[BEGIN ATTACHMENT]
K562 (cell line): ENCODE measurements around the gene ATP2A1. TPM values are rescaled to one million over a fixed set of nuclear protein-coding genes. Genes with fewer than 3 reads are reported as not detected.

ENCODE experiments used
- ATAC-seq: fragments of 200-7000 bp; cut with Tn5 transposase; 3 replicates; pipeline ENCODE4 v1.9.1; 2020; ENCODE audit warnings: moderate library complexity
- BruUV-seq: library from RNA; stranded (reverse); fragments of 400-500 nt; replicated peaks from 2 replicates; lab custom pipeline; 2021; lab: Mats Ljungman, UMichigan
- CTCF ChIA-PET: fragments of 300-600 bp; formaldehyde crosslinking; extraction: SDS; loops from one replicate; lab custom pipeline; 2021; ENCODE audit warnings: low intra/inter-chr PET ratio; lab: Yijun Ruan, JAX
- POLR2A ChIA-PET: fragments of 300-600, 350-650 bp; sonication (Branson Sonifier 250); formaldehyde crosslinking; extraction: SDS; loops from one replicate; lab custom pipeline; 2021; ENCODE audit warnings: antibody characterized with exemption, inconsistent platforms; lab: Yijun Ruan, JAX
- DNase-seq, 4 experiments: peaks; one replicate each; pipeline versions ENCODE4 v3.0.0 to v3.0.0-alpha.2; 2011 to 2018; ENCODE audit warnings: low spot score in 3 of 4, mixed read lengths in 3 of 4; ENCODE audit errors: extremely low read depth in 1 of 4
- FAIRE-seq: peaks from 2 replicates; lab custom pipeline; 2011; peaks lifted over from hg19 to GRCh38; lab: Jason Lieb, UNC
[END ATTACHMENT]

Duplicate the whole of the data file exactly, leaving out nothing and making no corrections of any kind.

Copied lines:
K562 (cell line): ENCODE measurements around the gene ATP2A1. TPM values are rescaled to one million over a fixed set of nuclear protein-coding genes. Genes with fewer than 3 reads are reported as not detected.

ENCODE experiments used
- ATAC-seq: fragments of 200-7000 bp; cut with Tn5 transposase; 3 replicates; pipeline ENCODE4 v1.9.1; 2020; ENCODE audit warnings: moderate library complexity
- BruUV-seq: library from RNA; stranded (reverse); fragments of 400-500 nt; replicated peaks from 2 replicates; lab custom pipeline; 2021; lab: Mats Ljungman, UMichigan
- CTCF ChIA-PET: fragments of 300-600 bp; formaldehyde crosslinking; extraction: SDS; loops from one replicate; lab custom pipeline; 2021; ENCODE audit warnings: low intra/inter-chr PET ratio; lab: Yijun Ruan, JAX
- POLR2A ChIA-PET: fragments of 300-600, 350-650 bp; sonication (Branson Sonifier 250); formaldehyde crosslinking; extraction: SDS; loops from one replicate; lab custom pipeline; 2021; ENCODE audit warnings: antibody characterized with exemption, inconsistent platforms; lab: Yijun Ruan, JAX
- DNase-seq, 4 experiments: peaks; one replicate each; pipeline versions ENCODE4 v3.0.0 to v3.0.0-alpha.2; 2011 to 2018; ENCODE audit warnings: low spot score in 3 of 4, mixed read lengths in 3 of 4; ENCODE audit errors: extremely low read depth in 1 of 4
- FAIRE-seq: peaks from 2 replicates; lab custom pipeline; 2011; peaks lifted over from hg19 to GRCh38; lab: Jason Lieb, UNC